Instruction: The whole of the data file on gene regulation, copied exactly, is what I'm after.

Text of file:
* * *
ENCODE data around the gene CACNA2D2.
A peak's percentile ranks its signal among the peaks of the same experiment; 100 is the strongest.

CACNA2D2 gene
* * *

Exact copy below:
ENCODE data around the gene CACNA2D2.
A peak's percentile ranks its signal among the peaks of the same experiment; 100 is the strongest.

CACNA2D2 gene